Working with software might not be the first thing that comes to mind when a physician thinks about coming out of retirement, but it will likely be a part of what they'll be asked to do.
As the number of patients diagnosed with the novel coronavirus surges across the country, retired doctors are being called on to return to the healthcare system. It's a big ask that requires taking on clinical tasks and brushing up on day-to-day minutiae—like documenting in the electronic health record.
"If they're not familiar with an electronic health record, that's going to be a learning curve," said Tammy Combs, a director of health information management practice excellence at the American Health Information Management Association.
Northwell Health in New Hyde Park, N.Y., has already had a "small number" of physicians come out of retirement to support its COVID-19 response, said Joseph Moscola, the system's chief people officer. Some have been assigned to the system's hospitals and others are staffing call centers to triage patients to other sites as capacity changes.
Moscola said retirees receive an orientation within the service line they'll be in, which would include going over how they'll be interacting with Northwell's EHR, a system from Allscripts Healthcare Solutions. For those who need more support, Northwell also has video tutorials it can share with retirees, meant to serve as a refresher on how to navigate the EHR.
A core part of the process is pairing retirees with a practicing physician in the same service line who can go over processes that might have changed, set expectations and serve as a point of contact.
It's "more of a buddy system, where people know who they have available to them," Moscola said.
New York was one of the earliest states to call on retired workers to support healthcare organizations facing staffing shortages due to COVID-19, with Gov. Andrew Cuomo asking recent retirees to sign up to volunteer as "reserve staff." Governors in Illinois and Colorado have made similar calls to action.
At the national level, the Veterans Affairs Department is also urging retired health workers to consider rejoining the system to bolster medical staffs in the wake of the pandemic.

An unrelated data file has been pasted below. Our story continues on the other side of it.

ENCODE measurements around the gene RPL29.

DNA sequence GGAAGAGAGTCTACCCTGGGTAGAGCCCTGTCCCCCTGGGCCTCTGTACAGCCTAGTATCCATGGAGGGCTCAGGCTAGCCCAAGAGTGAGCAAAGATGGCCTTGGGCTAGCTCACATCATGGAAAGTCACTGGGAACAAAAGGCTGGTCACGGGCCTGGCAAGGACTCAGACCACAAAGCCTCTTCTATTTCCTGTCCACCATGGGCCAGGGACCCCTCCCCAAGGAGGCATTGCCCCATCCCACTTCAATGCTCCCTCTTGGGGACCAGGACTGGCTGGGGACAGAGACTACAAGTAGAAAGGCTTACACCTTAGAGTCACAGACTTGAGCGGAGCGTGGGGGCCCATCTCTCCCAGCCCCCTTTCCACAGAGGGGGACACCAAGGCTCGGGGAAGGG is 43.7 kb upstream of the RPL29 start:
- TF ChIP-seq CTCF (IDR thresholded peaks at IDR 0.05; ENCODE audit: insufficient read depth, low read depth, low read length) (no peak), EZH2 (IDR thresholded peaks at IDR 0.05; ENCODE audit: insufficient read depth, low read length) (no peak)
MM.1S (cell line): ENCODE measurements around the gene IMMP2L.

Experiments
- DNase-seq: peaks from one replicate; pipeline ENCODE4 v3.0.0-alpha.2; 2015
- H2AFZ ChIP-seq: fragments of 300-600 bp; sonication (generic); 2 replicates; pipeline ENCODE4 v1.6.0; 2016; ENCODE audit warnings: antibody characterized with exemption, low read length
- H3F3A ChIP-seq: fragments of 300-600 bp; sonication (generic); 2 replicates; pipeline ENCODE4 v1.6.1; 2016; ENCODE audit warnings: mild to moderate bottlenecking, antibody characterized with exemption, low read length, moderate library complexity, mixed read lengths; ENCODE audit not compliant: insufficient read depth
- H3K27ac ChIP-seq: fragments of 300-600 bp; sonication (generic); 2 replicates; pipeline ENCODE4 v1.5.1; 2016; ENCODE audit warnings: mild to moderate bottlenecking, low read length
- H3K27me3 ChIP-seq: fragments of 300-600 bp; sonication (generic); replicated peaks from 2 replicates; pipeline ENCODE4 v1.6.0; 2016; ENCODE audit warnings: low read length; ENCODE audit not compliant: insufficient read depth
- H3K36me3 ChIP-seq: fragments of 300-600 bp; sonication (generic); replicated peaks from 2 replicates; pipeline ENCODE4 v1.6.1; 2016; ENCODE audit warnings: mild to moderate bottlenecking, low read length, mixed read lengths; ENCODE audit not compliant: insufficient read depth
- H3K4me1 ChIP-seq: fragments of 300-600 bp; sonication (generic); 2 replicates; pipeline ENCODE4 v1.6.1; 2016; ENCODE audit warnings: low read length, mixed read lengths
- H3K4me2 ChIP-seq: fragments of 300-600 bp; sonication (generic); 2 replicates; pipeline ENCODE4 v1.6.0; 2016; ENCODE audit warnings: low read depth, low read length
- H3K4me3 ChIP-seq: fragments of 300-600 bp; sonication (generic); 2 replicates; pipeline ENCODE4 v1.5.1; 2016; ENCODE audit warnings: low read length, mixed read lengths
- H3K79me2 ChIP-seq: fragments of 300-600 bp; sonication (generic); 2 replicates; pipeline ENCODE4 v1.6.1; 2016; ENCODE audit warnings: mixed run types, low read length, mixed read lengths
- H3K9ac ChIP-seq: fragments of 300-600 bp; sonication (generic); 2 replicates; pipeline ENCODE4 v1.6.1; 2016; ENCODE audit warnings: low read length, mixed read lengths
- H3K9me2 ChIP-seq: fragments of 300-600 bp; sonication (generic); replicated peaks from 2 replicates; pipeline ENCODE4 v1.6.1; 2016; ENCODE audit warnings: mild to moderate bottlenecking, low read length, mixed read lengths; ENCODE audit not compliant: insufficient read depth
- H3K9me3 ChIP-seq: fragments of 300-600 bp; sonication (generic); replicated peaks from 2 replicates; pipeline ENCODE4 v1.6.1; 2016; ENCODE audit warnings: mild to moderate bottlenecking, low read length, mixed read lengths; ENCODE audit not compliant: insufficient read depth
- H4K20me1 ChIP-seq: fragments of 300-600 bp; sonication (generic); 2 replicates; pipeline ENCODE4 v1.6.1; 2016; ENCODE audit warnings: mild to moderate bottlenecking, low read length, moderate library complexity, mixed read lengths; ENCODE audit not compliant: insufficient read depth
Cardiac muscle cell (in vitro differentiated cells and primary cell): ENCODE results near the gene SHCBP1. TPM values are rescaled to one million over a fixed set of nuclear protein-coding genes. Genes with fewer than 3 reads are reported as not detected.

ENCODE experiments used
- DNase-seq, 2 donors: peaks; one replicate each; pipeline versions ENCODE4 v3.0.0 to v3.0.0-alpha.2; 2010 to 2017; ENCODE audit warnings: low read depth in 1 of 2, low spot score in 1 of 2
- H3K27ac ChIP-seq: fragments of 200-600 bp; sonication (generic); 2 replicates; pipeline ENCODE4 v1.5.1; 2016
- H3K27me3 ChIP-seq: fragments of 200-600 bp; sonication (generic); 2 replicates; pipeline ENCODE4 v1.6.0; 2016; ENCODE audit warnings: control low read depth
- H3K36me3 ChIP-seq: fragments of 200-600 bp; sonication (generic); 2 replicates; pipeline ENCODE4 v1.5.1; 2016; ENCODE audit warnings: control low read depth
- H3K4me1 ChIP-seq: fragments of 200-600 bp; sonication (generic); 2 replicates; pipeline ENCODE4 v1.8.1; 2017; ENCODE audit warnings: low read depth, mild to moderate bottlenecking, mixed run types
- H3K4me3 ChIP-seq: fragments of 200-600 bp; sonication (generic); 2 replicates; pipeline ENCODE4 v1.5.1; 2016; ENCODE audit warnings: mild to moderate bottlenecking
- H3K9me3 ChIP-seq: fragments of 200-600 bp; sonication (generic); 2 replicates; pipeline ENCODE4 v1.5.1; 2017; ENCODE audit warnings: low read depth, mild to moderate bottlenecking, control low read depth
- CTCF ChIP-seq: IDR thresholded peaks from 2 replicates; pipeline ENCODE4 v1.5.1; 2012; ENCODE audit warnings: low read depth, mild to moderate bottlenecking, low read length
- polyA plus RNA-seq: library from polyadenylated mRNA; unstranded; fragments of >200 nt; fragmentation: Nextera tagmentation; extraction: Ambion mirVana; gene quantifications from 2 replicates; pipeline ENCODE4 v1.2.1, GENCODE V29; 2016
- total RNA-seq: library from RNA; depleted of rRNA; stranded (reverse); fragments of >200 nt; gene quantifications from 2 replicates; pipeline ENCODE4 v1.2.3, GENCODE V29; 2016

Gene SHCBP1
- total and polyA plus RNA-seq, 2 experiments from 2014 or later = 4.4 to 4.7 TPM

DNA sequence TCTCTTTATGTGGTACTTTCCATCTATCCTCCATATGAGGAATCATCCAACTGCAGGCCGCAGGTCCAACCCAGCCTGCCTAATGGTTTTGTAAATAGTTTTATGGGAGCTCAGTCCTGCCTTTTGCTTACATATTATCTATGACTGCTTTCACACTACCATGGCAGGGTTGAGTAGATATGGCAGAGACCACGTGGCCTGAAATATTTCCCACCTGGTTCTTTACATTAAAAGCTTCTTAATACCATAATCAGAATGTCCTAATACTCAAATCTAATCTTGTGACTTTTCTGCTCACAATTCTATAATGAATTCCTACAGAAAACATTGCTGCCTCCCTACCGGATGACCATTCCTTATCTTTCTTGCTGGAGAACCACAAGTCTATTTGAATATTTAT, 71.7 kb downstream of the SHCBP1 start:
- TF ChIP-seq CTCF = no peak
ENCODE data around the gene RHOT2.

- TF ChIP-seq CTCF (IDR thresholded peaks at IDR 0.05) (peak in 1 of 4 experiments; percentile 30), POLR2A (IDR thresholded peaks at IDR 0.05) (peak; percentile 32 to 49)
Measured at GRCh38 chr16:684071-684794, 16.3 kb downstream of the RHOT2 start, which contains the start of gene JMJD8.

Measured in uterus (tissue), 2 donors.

Many recent retirees will have used an EHR before—the technology is used by most acute-care hospitals and office-based physicians—but they might not be familiar with the specific version in use at a facility.
In 2019, just over half of the acute-care hospital market used an EHR from either Epic Systems Corp. or Cerner Corp., according to a report from KLAS Research, with about a half dozen other companies making up most of the remainder.
"EHRs are far more ubiquitous than they were three or four years ago," said Dr. George Reynolds, a clinical informatics executive adviser at the College of Healthcare Information Management Executives and a retired healthcare chief information officer. "Somebody who's two years out, they can use an EHR—they're not that far out of the game, and they'll catch on real fast."
But even EHR systems from the same company can contain differences, based on customizations by the healthcare organization or updates made to the software.
Hospitals should prepare an orientation for retirees to get up-to-speed on their EHR version, including not only how to maneuver the software, but also what to document, said Combs from AHIMA. That could be different than what they're familiar with, particularly if working with COVID-19 cases, where they need to include whether a patient is suspected or confirmed, and what their exposure was.
Combs cautioned not to "throw too much at a provider."
"Be very careful to not build up this big administrative burden … they have to have time to take care of the patient," she said. "What are the key elements we need to capture? Make sure providers understand this is what we really need included in the documentation."
NYC Health & Hospitals has been reaching out to retired physicians, nurses and respiratory therapists who have recently retired from the system for support. Aside from calling on retired health workers, the New York City-based system's already brought on more 500 supplemental staff, too.
Kim Mendez, chief health informatics officer at NYC Health & Hospitals, said she's mindful that clinicians, "particularly those who have not been in active service for quite some time," could vary in their ability to quickly get acquainted with the EHR and other computer systems.
Even recent retirees could need training. NYC Health & Hospitals last month completed a multi-year rollout of a new EHR system from Epic Systems Corp., which replaced a patchwork of disparate EHRs across the system's 11 acute-care hospitals and dozens of ambulatory sites.
To train clinicians on how to use its EHR, staff at NYC Health & Hospitals host about five online classes a day, mainly focused on functions needed to document care in emergency departments and intensive care units. The classes are live—not pre-recorded—so that clinicians have an opportunity to send in questions during the session.
The online classes are designed to replace in-person trainings that NYC Health & Hospitals would have used prior to the COVID-19 outbreak.
"We're aware of social distancing," Mendez said. "We no longer have 30 or 40 people in a classroom."